Friday, October 19, 2007
Family, friends, fiber, fun
One of the best things about this year's Knitting and Stitching Show was meeting fellow embroiderers and textile people. Watching Maggie Grey embellish...and talk her way through about twenty minutes without electricity...was as marvelous this year as Mathias and I remembered her to be during last year's show in Birmingham.
Being surrounded by Valerie Campbell-Hardings carefully mounted work felt like another friend and former teacher was in our midst...and I think she really was there. I met Kate just outside the crowded booth on Thursday and on Friday I met Liz in the same spot. Unfortunately, I was enjoying our conversation so much that I forgot to take a picture...forgive me Liz!
I think I can finish my entries on London if I also mention some of the other exhibition areas that really were excellent, inspirational, and didn't allow photography!
Jeanette Appleton's work was mysteriously wonderful. In her felted and/or embellished landscapes and altered tourist scarves were layers of meaning. Her methods of using printed material subdued the designs but let their symbolic imagery peek through. Her layers were rich and deep. She deconstructed artificial flowers and presented them as if scientific studies of botany. She also uses paper to great ends. The show was called "Sow;Sew", which I thought a perfect title.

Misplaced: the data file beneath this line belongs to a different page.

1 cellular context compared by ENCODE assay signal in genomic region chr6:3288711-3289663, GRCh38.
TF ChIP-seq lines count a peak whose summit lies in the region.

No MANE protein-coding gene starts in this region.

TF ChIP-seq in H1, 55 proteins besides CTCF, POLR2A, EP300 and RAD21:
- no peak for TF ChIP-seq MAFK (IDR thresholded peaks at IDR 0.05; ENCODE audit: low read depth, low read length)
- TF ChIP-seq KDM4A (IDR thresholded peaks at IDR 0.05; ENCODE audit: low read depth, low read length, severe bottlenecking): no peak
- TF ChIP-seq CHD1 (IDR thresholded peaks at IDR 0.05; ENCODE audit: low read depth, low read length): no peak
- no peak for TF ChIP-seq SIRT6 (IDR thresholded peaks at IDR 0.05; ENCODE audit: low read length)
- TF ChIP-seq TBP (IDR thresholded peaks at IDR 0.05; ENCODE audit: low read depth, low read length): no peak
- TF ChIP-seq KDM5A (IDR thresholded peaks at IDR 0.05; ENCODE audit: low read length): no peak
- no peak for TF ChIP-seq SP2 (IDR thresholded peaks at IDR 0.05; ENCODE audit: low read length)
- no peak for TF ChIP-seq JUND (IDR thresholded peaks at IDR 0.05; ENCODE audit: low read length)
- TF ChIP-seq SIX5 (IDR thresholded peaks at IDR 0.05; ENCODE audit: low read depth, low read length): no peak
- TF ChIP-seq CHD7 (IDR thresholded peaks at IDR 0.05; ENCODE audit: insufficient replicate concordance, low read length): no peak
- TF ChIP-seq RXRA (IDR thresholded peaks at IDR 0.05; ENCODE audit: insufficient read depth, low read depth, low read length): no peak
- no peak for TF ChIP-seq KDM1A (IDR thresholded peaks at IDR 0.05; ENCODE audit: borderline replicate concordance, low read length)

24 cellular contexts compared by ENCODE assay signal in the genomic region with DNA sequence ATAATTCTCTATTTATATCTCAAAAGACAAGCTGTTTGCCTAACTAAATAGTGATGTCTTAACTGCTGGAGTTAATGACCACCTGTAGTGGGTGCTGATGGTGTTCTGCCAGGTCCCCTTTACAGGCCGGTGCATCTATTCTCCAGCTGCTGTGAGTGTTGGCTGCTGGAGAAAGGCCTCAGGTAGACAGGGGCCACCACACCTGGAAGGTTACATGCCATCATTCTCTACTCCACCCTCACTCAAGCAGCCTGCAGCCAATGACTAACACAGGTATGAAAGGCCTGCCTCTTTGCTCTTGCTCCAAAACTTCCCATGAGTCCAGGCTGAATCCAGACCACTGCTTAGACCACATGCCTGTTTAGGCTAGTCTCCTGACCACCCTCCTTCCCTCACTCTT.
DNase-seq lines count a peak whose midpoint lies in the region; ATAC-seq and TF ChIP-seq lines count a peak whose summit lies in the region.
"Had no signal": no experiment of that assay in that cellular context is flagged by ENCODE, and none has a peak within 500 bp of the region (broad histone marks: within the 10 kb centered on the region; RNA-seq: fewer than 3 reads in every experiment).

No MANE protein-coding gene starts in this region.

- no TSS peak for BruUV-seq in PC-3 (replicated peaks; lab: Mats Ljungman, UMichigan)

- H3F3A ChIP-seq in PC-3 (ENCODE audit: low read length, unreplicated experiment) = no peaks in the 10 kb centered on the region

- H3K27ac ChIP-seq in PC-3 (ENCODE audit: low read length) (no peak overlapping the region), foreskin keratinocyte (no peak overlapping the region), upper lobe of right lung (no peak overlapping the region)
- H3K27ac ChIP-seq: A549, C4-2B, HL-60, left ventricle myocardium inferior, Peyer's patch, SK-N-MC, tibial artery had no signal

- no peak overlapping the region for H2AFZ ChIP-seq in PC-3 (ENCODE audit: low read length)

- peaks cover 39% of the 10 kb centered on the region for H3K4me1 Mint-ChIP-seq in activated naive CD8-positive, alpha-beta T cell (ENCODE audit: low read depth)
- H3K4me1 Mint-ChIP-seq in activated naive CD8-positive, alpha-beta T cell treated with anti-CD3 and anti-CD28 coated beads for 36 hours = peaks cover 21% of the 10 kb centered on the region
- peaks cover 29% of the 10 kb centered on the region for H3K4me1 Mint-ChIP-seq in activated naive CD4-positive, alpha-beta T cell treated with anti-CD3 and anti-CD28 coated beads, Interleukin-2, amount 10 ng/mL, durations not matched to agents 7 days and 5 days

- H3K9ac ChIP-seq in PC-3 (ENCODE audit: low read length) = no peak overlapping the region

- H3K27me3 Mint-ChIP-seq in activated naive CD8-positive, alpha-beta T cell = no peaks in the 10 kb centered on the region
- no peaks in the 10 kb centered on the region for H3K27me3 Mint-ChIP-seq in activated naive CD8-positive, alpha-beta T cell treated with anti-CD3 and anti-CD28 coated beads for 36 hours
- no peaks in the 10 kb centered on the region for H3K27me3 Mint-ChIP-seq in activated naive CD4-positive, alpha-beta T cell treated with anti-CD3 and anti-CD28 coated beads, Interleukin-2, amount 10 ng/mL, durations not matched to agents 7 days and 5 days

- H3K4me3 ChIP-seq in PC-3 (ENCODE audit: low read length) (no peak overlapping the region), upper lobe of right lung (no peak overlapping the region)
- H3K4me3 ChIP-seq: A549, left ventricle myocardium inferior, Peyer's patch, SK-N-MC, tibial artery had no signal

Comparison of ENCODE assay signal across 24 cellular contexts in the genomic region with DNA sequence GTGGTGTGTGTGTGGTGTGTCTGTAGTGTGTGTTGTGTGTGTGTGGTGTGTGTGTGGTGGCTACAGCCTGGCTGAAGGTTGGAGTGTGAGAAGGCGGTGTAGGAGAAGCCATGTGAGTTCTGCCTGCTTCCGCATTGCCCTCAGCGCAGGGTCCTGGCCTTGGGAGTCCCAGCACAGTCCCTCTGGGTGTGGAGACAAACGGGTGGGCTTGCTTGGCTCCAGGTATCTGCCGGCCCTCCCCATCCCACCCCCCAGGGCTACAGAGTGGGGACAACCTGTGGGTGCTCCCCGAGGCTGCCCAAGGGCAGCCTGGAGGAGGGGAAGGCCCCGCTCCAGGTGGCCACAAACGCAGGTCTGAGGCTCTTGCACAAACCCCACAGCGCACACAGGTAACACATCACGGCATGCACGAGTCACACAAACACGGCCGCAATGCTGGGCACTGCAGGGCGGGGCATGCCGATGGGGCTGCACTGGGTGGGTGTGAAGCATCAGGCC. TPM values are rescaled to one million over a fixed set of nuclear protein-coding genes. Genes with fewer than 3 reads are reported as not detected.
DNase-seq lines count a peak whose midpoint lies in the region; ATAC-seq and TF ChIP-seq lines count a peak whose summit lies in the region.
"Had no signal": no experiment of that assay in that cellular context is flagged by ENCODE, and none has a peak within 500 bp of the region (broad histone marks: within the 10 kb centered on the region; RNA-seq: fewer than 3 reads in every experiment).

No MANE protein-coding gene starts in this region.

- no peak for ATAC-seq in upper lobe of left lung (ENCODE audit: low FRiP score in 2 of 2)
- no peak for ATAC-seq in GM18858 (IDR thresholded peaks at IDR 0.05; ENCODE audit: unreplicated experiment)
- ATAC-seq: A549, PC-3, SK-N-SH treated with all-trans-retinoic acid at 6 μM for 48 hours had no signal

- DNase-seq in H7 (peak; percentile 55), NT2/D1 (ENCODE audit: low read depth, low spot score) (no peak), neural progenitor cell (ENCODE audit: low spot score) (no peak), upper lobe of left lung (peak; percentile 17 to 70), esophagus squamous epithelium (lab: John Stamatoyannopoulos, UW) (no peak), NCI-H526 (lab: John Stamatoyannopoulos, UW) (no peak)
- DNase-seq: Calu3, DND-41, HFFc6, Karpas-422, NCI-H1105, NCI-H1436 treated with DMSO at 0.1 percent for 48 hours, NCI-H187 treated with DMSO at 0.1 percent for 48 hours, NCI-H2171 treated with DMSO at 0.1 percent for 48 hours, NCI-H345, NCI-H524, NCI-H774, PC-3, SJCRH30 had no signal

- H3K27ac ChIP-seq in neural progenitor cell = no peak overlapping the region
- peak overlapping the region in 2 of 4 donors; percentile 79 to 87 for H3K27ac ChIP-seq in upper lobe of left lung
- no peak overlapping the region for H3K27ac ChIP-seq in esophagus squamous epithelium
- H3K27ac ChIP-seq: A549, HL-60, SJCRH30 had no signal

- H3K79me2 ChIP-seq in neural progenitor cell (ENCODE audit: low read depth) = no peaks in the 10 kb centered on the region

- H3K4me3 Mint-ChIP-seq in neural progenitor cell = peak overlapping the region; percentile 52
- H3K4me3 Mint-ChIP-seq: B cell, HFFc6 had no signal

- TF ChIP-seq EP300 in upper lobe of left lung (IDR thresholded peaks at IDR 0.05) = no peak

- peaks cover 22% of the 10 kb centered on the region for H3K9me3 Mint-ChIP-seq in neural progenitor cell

(Above: Dolls by Primmy Chorley. These were not part of the exhibit but have the same feel. Click here for an excellent article on this unique embroiderer, written by Audrey Walker.)
There was no hope of explaining Hillu Liebelt's more conceptual work to my sister Wanda. Yet, Wanda and I were both completely taken by Primmy and Jessie Chorley's exhibition, "Like Mother Like Daughter". Homespun materials; elementary school lined paper covered with penciled journal entries; altered books, dolls in 2D, wall hung houses, and simple embroidery stitches made this area enchanted with a feeling of yesteryear but with a powerful spirit of both stitchers.
(Above: Altered book by Jessie Chorley)
The most unusual fiber work, however, was made by French artist Helene Soubeyran. Her pleated and folded fabrics had been organized into terrains of the earth, "marbleized" in cylinders that had been saturated with resin. The resulting solids became pillars of sculpture and others were sawed into cross-sections of would-be stone.
There are more photos on my Flickr! sets. Those images here can be clicked for closer inspection.
I posted most of the photos of Mathias, Wanda, and I on my Family blog.
Posted by Susan Lenz at 4:12 PM